Applications for campus grants from the University of Iowa’s public-private partnership — expected to garner the UI $15 million every year to fund strategic initiatives — will be available for campus to apply for later this semester. That timeframe was delayed because of the pandemic, according to a Thursday release from the UI.
After the commercial close of the University of Iowa’s billion-dollar utility public-private partnership in December 2019 and the financial close in March 2020, the process and criteria to apply for P3 grants is being finalized by the UI Path Forward Steering Committee.
The UI Office of Strategic Communication announced on Thursday that the criteria and process for applying for the grants will be released later this semester.
Grants last up to five years, and anyone at the UI can apply for a grant as long as the proposed project supports the UI strategic plan.
“It is no secret that public, four-year higher education is and will be facing significant challenges over the next decade,” Interim Executive Vice President and Provost Kevin Kregel said in the announcement. “Investment in the success of students, faculty, and staff will position the UI to succeed in the face of challenges such as demographic shifts in the Midwest and Northeast. Cementing the UI as a destination university—a university that is the first choice for students, faculty, and staff—will be crucial to a bright future.”
Kregel co-chairs the UI Path Forward Steering Committee with Vice President for Research Marty Scholtz.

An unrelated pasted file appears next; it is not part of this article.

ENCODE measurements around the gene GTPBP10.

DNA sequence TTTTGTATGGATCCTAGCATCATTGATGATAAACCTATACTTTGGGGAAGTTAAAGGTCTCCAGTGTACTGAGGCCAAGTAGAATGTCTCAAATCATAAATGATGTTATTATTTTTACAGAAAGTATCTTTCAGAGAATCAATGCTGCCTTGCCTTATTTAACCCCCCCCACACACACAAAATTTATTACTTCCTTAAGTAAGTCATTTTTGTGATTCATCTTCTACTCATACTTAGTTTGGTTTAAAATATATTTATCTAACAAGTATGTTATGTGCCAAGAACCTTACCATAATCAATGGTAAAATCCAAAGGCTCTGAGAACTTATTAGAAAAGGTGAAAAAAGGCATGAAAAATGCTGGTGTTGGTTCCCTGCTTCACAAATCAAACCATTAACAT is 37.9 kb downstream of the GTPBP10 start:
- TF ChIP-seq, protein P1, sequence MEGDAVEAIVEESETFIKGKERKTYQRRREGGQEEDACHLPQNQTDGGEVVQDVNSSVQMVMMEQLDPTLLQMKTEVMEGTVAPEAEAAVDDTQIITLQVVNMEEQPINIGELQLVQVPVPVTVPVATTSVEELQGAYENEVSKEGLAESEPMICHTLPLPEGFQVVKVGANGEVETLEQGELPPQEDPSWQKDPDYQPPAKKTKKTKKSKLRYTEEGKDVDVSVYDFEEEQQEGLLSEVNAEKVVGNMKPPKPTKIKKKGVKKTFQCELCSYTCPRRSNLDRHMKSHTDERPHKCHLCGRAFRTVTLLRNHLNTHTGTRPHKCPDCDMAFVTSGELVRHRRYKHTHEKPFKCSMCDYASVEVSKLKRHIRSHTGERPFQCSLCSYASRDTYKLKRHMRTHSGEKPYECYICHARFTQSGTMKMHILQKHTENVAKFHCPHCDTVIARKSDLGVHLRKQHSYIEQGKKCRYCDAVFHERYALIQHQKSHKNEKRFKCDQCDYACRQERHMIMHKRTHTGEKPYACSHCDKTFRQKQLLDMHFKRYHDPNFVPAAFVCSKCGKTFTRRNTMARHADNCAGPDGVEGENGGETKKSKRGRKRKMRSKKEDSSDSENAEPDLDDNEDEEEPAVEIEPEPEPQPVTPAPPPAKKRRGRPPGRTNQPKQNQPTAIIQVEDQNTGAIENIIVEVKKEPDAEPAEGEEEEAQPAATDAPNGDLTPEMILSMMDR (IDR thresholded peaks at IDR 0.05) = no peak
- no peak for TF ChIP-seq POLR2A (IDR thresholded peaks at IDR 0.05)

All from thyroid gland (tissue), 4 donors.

The partnership between the UI, the French conglomerate ENGIE, and Paris-based investment firm Meridiam was approved by the Board of Regents in December of last year, as previously reported by The Daily Iowan.
The public-private partnership was developed after Iowa Gov. Kim Reynolds advised the Board of Regents in a letter to Regent President Mike Richards to “leverage their assets — tangible and intangible — to further invest in higher education.”
In April, The DI reported proposals that further values outlined in the UI’s strategic plan — student success and engagement; research and discovery; and diversity, equity, and inclusion—will be prioritized by the university.
The university planned to distribute $7.5 million of the partnership proceeds in fiscal 2021. The UI expects to distribute $15 million annually from the endowment beginning in the fiscal year 2022.
In an interview with DI staff members in May, Harreld said the pandemic would not affect returns the UI would see from the deal following its financial close in March.
“We closed on that transaction on March 10, amazingly. What timing. That’s all sitting there in cash. We have almost a little less than a billion dollars left in cash,” Harreld said. “You can go back and look at the market’s crash just a few days after that. And so the market has been down substantially since then. When you have that degree of money and you immediately put it into investments. And the short-term investments have held up pretty well.”
In Thursday’s announcement, the UI Office of Strategic Communication said since the investment process began in March, the market value of the investment increased from $985.88 million to $1.056 billion.